I’m not a producer. I’m a head talent researcher. It’s like an associate producer level. All the things then back in the day that I was doing at Good Morning America, essentially, I was doing this at a much higher, quirkier level with Rosie. When Rosie would say to Meat Loaf, the entertainer, “I found out that you love souvenir spoons that you buy from novelty gifts,” and then there’s one I’d find out that he couldn’t ever get, I was that person. I’d hunt down that spoon. Or if there’s an old-time vintage playbill because we found out somebody else was looking for that, we would find those. There were those beautiful moments and reveals that Rosie was able to do. That’s what really made her show so special.

Not to mention, she had tons of pop culture memorabilia anyway, truly that belonged to her. Most of the time, she was bringing things in truly from her childhood, but then the research department would be on the case for those hard to find quirky things. Everybody knew, like when we go to Rosie, you’re never going to have an interview like that on any other show because we really took our time and we wanted to find that diamond in the rough for that wow factor.

What made Rosie O’Donnell’s program so special was that she wanted to do something to surprise and delight her guest that day. Here’s a wealthy, successful celebrity already but there’s a way to get under their skin, there’s a way to make them go, “How did you know?” It gives not only that entertainer or that guest a great experience, but also everybody watching goes, “Rosie O’Donnell, she’s the bomb.” Right, Erin?

Absolutely. It differentiated her. You always want to do that within your own company. You always need to be different and unique. Not infamous, famous. If you can’t be famous, please don’t be infamous because that’s a flash in the pan.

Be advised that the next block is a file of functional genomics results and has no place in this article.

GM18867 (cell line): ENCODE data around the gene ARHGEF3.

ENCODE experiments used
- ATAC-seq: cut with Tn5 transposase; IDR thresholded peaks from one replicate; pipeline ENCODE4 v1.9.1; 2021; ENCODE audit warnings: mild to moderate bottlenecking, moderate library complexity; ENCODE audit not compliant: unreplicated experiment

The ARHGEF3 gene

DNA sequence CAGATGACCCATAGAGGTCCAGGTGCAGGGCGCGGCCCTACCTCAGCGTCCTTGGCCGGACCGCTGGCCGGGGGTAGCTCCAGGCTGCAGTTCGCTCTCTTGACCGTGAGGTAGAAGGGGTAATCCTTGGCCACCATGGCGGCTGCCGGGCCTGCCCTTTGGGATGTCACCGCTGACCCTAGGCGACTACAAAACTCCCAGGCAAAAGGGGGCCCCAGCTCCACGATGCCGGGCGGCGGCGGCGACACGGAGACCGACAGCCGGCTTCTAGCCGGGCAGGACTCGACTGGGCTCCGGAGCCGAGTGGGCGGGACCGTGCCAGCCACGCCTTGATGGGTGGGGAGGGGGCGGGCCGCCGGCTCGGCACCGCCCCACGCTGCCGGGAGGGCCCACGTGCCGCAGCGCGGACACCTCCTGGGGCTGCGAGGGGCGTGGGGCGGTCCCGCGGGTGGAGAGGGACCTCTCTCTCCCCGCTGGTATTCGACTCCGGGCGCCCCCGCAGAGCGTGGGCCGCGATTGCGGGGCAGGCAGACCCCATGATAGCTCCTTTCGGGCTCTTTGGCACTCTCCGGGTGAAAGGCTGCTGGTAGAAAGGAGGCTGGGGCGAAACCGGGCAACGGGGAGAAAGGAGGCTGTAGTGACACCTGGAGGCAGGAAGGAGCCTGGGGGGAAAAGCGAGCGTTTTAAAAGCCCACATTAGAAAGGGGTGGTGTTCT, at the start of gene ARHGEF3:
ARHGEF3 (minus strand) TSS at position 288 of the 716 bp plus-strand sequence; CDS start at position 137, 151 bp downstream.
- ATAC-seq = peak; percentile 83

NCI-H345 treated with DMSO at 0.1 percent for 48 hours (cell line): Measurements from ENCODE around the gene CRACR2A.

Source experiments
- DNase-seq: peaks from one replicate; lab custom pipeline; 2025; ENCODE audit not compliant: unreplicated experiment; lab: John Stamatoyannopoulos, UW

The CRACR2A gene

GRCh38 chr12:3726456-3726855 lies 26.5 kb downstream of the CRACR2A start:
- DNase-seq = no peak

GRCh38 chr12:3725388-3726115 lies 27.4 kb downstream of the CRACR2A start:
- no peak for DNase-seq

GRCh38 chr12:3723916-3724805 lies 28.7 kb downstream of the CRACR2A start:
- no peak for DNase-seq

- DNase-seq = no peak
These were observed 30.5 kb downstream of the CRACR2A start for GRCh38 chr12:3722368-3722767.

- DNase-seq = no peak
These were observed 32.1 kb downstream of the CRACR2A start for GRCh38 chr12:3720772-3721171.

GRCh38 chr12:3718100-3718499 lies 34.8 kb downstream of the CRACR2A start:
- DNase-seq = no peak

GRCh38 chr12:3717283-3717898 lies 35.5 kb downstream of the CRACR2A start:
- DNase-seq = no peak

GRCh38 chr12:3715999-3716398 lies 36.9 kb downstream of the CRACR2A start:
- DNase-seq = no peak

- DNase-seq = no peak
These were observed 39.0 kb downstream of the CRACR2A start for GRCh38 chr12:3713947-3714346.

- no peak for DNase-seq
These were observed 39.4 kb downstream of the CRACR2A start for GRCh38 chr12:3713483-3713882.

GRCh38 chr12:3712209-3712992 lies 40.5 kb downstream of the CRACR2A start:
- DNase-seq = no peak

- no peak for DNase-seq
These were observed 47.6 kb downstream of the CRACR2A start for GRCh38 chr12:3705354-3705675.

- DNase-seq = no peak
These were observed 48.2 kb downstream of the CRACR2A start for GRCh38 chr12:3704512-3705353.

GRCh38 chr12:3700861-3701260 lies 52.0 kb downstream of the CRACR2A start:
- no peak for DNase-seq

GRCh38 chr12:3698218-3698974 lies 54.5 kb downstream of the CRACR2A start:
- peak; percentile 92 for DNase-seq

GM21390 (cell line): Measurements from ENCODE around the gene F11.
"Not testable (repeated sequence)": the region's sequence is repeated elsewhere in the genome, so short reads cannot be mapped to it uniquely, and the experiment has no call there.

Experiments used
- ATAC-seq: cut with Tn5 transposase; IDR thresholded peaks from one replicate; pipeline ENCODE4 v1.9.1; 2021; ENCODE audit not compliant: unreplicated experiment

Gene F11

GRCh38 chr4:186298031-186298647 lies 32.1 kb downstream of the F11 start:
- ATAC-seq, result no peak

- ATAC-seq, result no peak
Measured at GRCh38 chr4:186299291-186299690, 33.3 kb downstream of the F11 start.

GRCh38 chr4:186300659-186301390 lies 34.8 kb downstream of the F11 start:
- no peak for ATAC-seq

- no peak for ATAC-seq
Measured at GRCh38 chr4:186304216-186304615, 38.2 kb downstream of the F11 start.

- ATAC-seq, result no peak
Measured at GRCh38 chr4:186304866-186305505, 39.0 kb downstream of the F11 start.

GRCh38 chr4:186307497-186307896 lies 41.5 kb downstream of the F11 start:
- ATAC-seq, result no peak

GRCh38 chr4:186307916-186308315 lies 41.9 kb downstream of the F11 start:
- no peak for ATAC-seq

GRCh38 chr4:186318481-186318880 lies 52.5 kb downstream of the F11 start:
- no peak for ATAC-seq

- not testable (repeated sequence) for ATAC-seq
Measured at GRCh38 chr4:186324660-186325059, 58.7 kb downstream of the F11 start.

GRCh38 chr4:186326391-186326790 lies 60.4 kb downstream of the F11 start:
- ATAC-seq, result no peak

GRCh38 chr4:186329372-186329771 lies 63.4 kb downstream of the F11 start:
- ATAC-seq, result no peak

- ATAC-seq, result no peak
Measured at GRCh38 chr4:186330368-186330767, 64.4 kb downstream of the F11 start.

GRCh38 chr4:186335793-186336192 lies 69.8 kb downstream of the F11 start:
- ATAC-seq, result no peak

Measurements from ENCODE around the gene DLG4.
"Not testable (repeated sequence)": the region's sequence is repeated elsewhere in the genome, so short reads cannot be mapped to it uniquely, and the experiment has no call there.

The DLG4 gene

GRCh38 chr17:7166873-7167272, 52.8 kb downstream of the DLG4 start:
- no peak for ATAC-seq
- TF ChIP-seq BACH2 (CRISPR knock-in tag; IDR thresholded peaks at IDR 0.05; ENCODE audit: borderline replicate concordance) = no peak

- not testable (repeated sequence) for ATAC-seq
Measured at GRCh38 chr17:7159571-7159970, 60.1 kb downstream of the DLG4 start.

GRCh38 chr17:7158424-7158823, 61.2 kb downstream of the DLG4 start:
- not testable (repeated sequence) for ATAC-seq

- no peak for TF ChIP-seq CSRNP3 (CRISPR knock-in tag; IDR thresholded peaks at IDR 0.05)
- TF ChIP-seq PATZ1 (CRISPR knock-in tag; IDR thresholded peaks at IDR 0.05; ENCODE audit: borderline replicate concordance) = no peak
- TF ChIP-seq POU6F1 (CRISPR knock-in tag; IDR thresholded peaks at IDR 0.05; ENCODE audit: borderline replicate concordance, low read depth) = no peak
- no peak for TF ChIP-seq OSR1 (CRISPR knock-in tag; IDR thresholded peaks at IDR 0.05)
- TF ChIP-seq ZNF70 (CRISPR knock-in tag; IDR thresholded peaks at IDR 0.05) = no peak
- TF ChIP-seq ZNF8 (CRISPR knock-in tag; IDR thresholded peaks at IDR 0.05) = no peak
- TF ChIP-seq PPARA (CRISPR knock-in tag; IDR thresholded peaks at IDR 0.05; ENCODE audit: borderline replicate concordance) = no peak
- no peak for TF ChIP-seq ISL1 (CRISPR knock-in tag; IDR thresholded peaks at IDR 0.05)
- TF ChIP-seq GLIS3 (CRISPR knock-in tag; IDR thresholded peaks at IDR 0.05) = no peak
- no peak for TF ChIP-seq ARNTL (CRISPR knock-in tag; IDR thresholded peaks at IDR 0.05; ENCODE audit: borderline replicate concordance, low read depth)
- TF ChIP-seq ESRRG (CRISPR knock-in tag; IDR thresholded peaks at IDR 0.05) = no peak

USO 034 | Career Crossroads

Career Crossroads: You always need to be different and unique. Not infamous, famous. If you can’t be famous, please don’t be infamous because that’s a flash in the pan.

It’s a great takeaway that we can learn from Erin Saxton’s experience hunting down these unicorns for these guests. Whenever you just do something transactional, in other words, if you say, “Here’s what I’m going to do and here’s the price,” and the person says, “I need that and that price,” and you do it, that’s just a fair transaction. It doesn’t really make an impression on anybody. When you say, “I’m going to do this fair transaction. I’m going to have you on my show and do an interview and promote your record or your movie or whatever, and here’s this spoon, or here’s this thing that adds a little bit of magic to the experience.” Then, it goes from being the transaction to being this once in a lifetime moment. Those prospects or those customers will never forget you. They will always hail your name and say, “You’ve got to go work with that company or you need to go be interviewed on that show. You need to do it because it’s different. They care about you as a guest or as a customer.” It’s a great takeaway from this research that Erin did there. Erin, you went from Rosie to Wall Street Journal?Yes. They had an opening there again as a researching segment producer. I was there for a while and it was great because from doing so much with Rosie and Barbara was so entertainment focused. It was really nice to go to Dow Jones and that side and do a TV show called WBIS. It didn’t last long, maybe a year, a year and a half, but it was lovely. We got to report the business side of things. Really very similarly to what you’re doing on your show, Aaron, like coming up with people like the youngest millionaire, how did he do it, and he just bought a billboard one day and suddenly, he sold it for over a million. They would interview that but it was all financial, transactional, money related but it was an interesting side to that type of story. Again, still giving us that financial business acumen but telling it in a way so it kept us around.